This catastrophic default crippled the Yeltsin government and led to Yeltsin stepping down as president just over a year later. Yeltsin made way for his prime minister Vladimir Putin.  Putin, a former KGB officer, promised to establish stability and prosperity with reforms. He restored discipline and order to the government; made the State Duma—Russia’s parliament—subordinate to his will; ended elections of regional governors and turned them into appointed officials, centralising authority; seized control of the media; and cracked down on any resistant oligarchs, exiling or imprisoning many of them.

A new elite emerged that replaced many of the oligarchs of the Yeltsin years. These were individuals close to Putin dating back to his days in the KGB or when he served as deputy mayor of St. Petersburg in the 1990s. Because of their close ties to Putin, they were able to gain control over important sectors of the Russian economy and became heads of state companies that grew following the nationalization of assets of many of the former Yeltsin-era oligarchs. Step-by-step Putin created a state of crony capitalism that was bolstered by the so-called siloviki—powerful figures from the security and military services—who were active participants in Putin’s increasingly corrupt system.

Putin was lucky.  During his first two terms as president (2000–2004, and 2004–2008), the Russian economy prospered and the people shared to some extent in this brief economic boom. Average annual real GDP growth reached 5.5%.  But this was only due to the commodity price boom that also helped many weaker capitalist economies like Chavez’s Venezuela or Lula’s Brazil. Oil prices surged from a low of $10 a barrel to a peak of $150 a barrel. 

But those relatively ‘golden years’ based on energy exports came sharply to an end with the Great Recession of 2008-9 and the subsequent Long Depression of the 2010s when the commodities boom dissipated.  Stagnation set in.  Real GDP growth in the next decade averaged only 2%.

Foreign investment declined precipitously and capital flight accelerated to nearly 4% of annual GDP as the oligarchs (including Putin) spirited their ill-gotten gains into offshore havens or property in the UK, with the help of Western investment and legal companies and government tax incentives. 

Productive investment growth was weak because the profitability of capital in Russia only slowly recovered from the ‘shock therapy’ years. This is graphically revealed by the trend in the profitability of Russian capital.  After the ‘shock therapy’ economic collapse, profitability had recovered during the ‘golden years’ of Putin’s first two terms.  But after 2007, profitability marked time; while economic growth crawled along.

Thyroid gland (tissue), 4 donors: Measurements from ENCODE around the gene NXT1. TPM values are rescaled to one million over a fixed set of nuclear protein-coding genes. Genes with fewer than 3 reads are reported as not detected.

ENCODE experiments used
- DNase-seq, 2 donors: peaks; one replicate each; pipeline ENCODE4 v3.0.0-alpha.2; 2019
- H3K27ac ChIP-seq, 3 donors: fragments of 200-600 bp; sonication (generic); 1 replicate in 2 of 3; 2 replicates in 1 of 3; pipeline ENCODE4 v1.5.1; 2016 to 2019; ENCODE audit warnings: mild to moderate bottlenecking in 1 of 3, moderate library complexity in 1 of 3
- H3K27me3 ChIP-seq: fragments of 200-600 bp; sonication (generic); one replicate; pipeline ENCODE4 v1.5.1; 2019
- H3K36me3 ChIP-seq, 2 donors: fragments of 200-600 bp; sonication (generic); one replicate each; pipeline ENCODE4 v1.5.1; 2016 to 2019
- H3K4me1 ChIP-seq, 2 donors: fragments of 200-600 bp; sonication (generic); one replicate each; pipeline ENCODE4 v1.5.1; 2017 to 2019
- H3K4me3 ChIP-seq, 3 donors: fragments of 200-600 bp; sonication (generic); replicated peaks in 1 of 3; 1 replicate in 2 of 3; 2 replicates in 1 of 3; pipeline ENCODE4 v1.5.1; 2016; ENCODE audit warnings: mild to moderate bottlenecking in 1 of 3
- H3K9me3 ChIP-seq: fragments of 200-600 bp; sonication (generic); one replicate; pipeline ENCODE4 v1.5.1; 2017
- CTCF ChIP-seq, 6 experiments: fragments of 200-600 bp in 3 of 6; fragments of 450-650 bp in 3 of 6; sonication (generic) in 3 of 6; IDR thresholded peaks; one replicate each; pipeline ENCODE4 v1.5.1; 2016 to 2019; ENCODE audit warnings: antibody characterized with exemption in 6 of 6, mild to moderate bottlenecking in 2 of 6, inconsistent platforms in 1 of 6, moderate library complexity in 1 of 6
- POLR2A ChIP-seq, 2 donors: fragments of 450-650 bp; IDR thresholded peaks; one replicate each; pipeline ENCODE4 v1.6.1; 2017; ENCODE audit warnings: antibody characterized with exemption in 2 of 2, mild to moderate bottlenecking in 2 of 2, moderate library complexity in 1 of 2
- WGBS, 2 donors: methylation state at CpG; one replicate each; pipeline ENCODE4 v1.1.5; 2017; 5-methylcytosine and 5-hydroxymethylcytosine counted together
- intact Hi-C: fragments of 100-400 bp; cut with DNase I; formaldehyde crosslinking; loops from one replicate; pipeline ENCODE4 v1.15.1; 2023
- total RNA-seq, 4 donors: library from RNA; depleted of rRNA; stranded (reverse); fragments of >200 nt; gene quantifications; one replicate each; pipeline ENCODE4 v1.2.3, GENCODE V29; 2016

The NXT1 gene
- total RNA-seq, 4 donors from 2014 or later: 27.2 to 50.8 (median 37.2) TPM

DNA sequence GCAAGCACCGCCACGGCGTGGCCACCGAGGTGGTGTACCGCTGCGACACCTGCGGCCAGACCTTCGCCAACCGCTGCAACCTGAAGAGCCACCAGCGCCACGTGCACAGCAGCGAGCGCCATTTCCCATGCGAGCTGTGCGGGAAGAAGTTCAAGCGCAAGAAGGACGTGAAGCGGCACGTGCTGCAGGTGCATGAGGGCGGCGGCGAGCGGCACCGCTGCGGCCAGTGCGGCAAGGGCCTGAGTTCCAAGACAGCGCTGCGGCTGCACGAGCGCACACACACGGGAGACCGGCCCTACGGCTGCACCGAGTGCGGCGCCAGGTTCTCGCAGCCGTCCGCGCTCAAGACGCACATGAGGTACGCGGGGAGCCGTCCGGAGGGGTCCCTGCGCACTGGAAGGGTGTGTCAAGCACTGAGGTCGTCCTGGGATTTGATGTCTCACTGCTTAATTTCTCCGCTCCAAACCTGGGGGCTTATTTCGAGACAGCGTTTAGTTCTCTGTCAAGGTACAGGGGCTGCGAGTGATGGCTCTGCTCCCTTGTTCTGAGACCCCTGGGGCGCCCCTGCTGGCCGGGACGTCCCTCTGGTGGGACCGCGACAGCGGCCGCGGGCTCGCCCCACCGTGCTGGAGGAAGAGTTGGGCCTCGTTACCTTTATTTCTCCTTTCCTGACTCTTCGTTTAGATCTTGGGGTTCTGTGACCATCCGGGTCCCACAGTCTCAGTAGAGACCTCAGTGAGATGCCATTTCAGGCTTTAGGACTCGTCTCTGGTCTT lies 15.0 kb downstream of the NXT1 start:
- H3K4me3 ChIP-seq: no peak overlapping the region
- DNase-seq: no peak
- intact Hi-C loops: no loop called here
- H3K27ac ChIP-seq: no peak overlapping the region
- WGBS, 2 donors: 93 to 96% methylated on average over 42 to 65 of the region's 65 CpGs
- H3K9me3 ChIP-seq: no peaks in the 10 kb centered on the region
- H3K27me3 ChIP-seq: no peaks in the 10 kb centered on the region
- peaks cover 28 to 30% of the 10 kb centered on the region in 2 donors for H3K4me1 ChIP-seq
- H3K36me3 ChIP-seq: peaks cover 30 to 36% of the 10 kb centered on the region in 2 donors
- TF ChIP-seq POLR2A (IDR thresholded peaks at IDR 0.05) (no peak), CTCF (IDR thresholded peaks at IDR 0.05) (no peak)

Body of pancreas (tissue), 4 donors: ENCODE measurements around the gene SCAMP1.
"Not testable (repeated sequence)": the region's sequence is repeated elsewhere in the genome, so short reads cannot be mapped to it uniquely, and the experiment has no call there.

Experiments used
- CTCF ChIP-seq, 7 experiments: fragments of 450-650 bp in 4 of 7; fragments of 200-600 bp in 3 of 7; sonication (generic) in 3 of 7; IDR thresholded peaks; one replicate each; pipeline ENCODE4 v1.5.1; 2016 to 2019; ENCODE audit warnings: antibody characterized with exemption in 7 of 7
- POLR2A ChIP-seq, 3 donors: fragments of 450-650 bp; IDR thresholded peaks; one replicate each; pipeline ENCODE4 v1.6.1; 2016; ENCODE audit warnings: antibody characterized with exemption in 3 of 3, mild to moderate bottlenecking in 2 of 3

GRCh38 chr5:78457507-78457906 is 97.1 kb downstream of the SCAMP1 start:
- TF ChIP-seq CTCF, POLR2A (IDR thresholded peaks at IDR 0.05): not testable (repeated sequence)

So in Putin’s third term (after 2012), the regime became even more nationalist and autocratic, cracking down on any credible opposition with intimidation, force and even assassination.  And 2014 saw a significant turning point.  Putin promoted the 2014 Winter Olympics, which cost more than $50 billion—the most expensive Olympic Games ever. Much of the funding came from Putin’s billionaire cronies.  So when the nationalist government in Ukraine launched its attacks on the Russian-speaking areas after the Maidan coup, Putin responded by annexing Crimea and providing active support for the separatists in the Donbas region. This boosted his popularity at home, turning attention away from the failure of the domestic economy, at least for a while, and his approval rating rocketed.

But the economy did not rocket.  The West then applied economic sanctions against Russian business figures and sectors.  Russia’s growth remained weak and below the growth rate in most developed countries. When adjusted for inflation, the average Russian was making less money in 2019 than in 2014.

Soon after he was first appointed president in 2000, Putin published an essay claiming that he wanted Russia to reach Portugal’s level of GDP per capita by the end of his two terms in office. Portugal was then the poorest EU member state. However, two decades later in 2021, Portugal’s GDP per capita in current dollars is twice as high as Russia’s.  Despite the damage suffered by Portugal during the 2010 euro debt crisis, Russia has actually fallen further behind the Portuguese economy.